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Published byBritton Doyle Modified over 7 years ago
Look up online the words “rhetoric” Define it then in your own words
Definition of rhetorical analysis: “A process that uses textual and contextual information to break down HOW a particular example of communication achieves persuasion.”
Aristotle, a classical Greek philosopher, studied rhetoric and devised three categories of persuasive appeals: Ethos Pathos Logos
Credibility: convincing someone through your character. Good sense, good will, good character. Author wants greater good and is not manipulative. How? Become an expert on the topic, be likeable and worthy of respect, intelligent
Appealing to the emotions, values, and beliefs of an audience How? Word choice Vivid examples and details Tone
Reasoning Inductive: specific to broad Deductive: broad to specific
All swans we have seen have been white; therefore all swans are white. All known planets travel about the sun in elliptical orbits; therefore all planets travel about the sun in elliptical orbits.
All dogs are mammals. All mammals have kidneys. Therefore all dogs have kidneys. Since all squares are rectangles, and all rectangles have four sides, all squares have four sides.
How? Use facts, research Logical thought process Use evidence to support claims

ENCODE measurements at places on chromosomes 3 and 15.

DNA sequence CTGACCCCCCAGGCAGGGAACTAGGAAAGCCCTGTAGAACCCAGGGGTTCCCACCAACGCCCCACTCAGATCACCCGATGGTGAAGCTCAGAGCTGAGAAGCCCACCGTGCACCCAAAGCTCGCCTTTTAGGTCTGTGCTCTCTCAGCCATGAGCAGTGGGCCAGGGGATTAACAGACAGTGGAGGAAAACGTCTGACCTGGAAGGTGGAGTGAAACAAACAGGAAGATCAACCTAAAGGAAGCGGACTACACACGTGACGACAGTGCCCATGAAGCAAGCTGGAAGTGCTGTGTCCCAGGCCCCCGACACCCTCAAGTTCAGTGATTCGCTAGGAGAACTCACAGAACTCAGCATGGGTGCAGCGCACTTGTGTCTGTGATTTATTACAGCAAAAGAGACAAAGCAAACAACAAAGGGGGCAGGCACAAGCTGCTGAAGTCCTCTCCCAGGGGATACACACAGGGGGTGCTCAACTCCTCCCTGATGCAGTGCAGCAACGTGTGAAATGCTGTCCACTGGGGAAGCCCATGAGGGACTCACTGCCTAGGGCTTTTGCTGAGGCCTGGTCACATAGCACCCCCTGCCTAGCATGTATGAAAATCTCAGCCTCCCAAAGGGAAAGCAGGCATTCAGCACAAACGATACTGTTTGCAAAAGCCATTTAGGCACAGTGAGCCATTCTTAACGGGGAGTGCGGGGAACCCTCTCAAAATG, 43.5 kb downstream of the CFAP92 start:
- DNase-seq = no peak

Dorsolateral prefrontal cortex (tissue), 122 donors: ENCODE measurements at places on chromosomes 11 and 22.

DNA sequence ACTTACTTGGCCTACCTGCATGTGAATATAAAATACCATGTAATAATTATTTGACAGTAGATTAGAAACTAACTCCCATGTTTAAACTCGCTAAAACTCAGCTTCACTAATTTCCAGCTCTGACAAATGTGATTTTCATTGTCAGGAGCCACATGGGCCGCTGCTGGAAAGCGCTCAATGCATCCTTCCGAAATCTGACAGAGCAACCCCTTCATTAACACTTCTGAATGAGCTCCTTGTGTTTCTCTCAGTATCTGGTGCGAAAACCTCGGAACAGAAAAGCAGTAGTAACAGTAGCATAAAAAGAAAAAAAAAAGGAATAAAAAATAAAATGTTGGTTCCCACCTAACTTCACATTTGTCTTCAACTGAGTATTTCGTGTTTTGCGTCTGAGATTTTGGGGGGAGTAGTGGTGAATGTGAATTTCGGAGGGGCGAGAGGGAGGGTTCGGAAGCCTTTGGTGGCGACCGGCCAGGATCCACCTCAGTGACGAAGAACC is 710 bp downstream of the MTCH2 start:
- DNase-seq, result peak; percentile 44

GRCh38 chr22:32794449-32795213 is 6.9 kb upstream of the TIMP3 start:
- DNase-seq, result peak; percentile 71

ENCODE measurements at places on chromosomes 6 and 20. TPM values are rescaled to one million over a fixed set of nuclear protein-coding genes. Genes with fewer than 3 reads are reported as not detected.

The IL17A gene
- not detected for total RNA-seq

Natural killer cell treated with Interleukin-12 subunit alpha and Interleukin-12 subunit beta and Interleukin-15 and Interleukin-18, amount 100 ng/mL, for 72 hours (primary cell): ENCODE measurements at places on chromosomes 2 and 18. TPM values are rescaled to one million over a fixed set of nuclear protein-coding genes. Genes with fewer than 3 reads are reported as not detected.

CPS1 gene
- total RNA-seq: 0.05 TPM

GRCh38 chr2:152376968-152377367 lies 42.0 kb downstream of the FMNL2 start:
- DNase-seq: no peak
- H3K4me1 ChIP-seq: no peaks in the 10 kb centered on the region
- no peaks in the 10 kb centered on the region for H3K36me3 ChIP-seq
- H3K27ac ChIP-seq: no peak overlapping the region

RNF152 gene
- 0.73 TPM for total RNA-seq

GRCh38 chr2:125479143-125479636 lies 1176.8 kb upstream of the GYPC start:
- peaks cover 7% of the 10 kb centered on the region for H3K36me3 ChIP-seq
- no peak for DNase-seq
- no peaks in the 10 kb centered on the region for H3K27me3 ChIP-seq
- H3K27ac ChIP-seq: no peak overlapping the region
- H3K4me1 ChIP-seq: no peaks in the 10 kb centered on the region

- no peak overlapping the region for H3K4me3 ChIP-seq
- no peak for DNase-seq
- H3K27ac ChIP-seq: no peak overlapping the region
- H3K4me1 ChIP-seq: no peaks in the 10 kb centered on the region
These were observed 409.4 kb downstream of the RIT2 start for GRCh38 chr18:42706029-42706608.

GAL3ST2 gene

Love Statistics Belief in fairness Expert testimony Credibility Pity Reliable sources Greed Experiments
Determining how a text/author uses persuasive strategies
There are many different ways to communicate a message: through pictures, language, gestures, sound, etc. Depending on what type of text you analyze, you will look at different elements to determine how they help communicate a message.
In order to perform rhetorical analysis, one must always think about the context (ie, the purpose of the text, the audience, etc) writer audiencesubject
Claim: The main idea, thesis, opinion, or belief of the argument. The claim answers the question, “What’s the point?” Support : statements given to back up the claim. Facts, data, personal experience, expert opinion, evidence from other texts or sources, emotional appeals, or other means. Warrant: connection, often unstated and assumed, between the claim and the supporting reason(s), or support. Or, in short, warrants are the beliefs, values, inferences and/or experiences that the writers/speakers assume they share with their audiences.
Pretend that you have had 3 absences to a class already and are only allowed 3 before your grade suffers. You don’t hear your alarm go off and oversleep on a day and earn a 4 th. Use ethos, pathos and logos to appeal to your professor that she should not reduce your grade?
Pretend that your parents just helped you buy a new car. The first night out in it, you hit an icy patch and total it. Write a letter to your parents explain the situation Now write a letter to your friend telling them what happened
Please read Burton’s “What is Rhetoric and the excerpt from King’s “Letter from Birmingham Jail” and do reading response
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